In the world of Ferrari maintenance, there arefierce debates about virtually everything, whether you’retalking about miles versus age when it comes to timingbelt changes or driving versus storing when it comes to collector cars. Of all the contentious topics, however, there’s onethat always stands out in my mind: that mysterious green fluid flowing through every Prancing Horse’s veins called coolant.
Without getting into the nitty-gritty, I’ll just say it sometimes seems like there’s more thoughtful debate around climate change than there is about cooling-system decay. There’s little need here to get into the subject of electrolysis and corrosion. For our purposes, let’s just says it’s something that happens and is impossible to prevent entirely, but the best way to slow it down is to service the cooling system every three years. This means flushing out all the old coolant and replacing with new. If you want to add a cooling-system conditioner such as Water Wetter, so much the better (though opinions vary widely there, as well).
To my knowledge, there’s not a single Ferrari that will not suffer some specific harm if its coolant isn’t flushed. The gearbox-to-cooling-system heat exchangers on F355s, 360s, and F430s, for example, are subject to settling debris and internal corrosion. The large metal radiators that keep frontmounted V12s cool can corrode inside and leak at the welds. If one of those weak welds makes contact with a speed bump, what was once just a green hue can easily become an active drip.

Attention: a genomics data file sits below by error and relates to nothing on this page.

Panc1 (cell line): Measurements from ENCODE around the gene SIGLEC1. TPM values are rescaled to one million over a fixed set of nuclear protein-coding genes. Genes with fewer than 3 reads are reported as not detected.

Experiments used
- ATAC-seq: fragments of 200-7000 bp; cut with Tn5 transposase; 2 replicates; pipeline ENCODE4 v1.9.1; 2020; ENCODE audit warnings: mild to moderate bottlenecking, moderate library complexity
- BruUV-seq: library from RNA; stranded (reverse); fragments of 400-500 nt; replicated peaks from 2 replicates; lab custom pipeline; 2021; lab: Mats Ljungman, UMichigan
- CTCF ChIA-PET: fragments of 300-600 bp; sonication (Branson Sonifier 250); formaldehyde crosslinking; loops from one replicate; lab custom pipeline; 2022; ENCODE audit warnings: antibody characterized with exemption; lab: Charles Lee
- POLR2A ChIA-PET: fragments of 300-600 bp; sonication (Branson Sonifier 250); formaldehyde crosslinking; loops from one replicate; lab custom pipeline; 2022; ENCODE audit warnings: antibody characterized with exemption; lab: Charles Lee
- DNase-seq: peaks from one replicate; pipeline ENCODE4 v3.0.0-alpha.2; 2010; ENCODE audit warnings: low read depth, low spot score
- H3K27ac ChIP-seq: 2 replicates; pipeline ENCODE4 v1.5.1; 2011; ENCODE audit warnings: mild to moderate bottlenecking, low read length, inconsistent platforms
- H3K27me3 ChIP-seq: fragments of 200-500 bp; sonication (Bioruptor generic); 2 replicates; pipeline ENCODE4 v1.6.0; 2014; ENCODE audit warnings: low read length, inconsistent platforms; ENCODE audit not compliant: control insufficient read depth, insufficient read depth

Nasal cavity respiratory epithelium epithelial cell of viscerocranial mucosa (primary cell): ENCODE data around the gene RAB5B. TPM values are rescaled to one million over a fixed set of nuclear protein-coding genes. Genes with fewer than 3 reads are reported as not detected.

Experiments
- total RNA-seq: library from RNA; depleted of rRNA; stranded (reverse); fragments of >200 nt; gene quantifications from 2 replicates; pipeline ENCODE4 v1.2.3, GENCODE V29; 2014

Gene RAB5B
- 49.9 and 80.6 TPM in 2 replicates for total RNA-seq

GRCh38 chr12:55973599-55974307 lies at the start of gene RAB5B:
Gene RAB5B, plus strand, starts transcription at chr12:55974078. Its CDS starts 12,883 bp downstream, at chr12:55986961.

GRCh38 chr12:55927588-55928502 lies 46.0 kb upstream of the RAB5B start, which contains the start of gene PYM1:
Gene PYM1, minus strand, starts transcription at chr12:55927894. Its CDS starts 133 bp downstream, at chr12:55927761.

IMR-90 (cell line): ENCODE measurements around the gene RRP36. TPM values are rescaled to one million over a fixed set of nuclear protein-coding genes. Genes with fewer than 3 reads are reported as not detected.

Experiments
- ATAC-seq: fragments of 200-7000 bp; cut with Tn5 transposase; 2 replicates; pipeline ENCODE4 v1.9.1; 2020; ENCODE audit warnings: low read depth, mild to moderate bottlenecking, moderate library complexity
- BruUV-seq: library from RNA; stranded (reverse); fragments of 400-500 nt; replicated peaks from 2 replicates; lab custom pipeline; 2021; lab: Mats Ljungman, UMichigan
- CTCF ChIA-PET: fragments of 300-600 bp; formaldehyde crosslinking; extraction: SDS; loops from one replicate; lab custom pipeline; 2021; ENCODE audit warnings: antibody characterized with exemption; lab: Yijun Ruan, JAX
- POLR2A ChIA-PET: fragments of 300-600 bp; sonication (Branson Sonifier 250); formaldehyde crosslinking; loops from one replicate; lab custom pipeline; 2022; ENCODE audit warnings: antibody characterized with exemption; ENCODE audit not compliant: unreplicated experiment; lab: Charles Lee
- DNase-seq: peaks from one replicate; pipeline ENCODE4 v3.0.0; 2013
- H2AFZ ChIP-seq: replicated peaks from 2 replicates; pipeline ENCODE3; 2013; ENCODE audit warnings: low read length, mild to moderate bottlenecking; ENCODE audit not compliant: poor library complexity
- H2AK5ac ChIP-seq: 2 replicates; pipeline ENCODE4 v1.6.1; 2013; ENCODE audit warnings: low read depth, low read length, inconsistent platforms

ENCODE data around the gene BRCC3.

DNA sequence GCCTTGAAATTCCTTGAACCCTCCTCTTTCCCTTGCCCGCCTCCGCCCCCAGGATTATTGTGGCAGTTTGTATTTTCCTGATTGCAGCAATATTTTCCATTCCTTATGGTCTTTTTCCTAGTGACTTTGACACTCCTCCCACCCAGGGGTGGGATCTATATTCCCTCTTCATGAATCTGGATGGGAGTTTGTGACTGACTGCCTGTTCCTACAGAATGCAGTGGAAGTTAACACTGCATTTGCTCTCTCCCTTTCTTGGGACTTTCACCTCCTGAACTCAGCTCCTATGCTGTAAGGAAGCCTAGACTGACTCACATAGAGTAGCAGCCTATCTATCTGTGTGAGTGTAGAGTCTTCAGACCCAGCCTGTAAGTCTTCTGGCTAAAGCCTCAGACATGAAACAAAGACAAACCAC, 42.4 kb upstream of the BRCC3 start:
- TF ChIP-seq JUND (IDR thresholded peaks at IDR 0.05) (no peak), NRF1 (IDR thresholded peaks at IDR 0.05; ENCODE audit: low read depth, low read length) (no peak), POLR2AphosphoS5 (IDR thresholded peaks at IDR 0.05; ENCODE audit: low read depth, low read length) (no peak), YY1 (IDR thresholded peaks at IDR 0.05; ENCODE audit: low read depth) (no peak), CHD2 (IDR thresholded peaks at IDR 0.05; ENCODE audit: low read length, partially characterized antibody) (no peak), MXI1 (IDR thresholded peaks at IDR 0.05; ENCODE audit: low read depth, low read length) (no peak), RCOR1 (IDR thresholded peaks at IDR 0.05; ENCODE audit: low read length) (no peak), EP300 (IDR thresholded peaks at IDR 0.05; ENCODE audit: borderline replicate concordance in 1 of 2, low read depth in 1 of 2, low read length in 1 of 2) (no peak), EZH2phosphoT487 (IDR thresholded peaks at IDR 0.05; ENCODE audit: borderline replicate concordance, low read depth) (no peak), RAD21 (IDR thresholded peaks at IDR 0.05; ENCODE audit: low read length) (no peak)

During a cooling-system service, it’s important to drain as much coolant as possible.That means all radiators must be drained (the mid-engine V8s havetwo, located up front), and here at San Francisco Motorsports we always pull theengine block drain and at least one of the major coolant hoses attached to theengine.
No matter how and where you drain, however, refilling is the most important part of the job. Because of this, I think using a vacuum filling system is a necessity. (Sorry, DIYers: This may be the one specialist tool you absolutely have to buy. Otherwise, bite the bullet have a shop so equipped do the job.) The main reason vacuum filling is so important is that there are many internal passages and high spots that can trap air so that it will never bleed out on own. Furthermore, the airbleed screws on F355s, Testarossas, and earlier cars cannot be trusted; they are often nearly welded closed [WHY?], and the soft pipes they are braised or pressed into can easily be damaged.
What happens if you have air trapped in the cooling system? Consider the 360. The Modena’s cooling fans do not run based on a sensor on the engine block, but based on a fan switch on the right front radiator. Air can easily be trapped in that exact spot, causing the fans to never run or to run too late— your only clue something’s wrong will come when you spot the engine-temperature gauge climbing into the red.
Coolant is only part of the coolingsystem story, however. On 1990s and earlier models, such as the 328, F355, 550, and Testarossa, electrical issues often cause problems. On high-amperage circuits such as blower motors, radiator fans, and fuel pump(s), I commonly find fuse-board failures, so when in doubt, test the fuses. The second most common reason cooling fans don’t work is poor wiring contact at the fan switch or a failed switch.
One problem that’s starting to crop up regularly is imbalanced cooling fan blades on F430s. This can be severe enough to vibrate the steering wheel when the car is idle. I’ve disassembled them to look for chips, pits, or even tire clag, and found nothing, and so far attempts to rebalance the blades have failed. The only cure appears to be replacing both fans.
Source: Forza Magazine - ShopTalk (November 2018 - By: Jesse Westlake)